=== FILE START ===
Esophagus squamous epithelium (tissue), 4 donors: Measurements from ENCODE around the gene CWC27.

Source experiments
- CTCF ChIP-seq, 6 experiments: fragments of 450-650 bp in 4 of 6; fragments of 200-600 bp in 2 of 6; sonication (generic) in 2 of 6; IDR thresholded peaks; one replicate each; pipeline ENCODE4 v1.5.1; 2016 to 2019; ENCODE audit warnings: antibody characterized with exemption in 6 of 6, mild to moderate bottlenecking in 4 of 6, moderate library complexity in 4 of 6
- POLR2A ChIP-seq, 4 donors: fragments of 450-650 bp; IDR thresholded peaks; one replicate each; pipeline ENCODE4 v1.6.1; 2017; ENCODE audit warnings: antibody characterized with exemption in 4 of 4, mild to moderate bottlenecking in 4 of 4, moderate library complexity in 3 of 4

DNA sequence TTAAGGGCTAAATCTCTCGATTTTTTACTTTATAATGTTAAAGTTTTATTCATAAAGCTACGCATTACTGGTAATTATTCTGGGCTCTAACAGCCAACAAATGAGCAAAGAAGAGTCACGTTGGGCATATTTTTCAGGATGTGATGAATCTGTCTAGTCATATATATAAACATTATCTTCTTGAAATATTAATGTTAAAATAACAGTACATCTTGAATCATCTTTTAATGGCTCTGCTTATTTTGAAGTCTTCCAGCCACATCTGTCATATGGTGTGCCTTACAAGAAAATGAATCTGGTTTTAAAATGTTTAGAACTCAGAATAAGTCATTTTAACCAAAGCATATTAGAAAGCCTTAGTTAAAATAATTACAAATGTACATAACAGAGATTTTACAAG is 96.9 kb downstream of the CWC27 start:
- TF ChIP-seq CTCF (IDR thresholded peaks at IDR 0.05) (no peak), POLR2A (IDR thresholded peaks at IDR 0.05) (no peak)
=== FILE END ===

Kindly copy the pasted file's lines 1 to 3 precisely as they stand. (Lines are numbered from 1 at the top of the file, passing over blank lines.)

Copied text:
Esophagus squamous epithelium (tissue), 4 donors: Measurements from ENCODE around the gene CWC27.

Source experiments
- CTCF ChIP-seq, 6 experiments: fragments of 450-650 bp in 4 of 6; fragments of 200-600 bp in 2 of 6; sonication (generic) in 2 of 6; IDR thresholded peaks; one replicate each; pipeline ENCODE4 v1.5.1; 2016 to 2019; ENCODE audit warnings: antibody characterized with exemption in 6 of 6, mild to moderate bottlenecking in 4 of 6, moderate library complexity in 4 of 6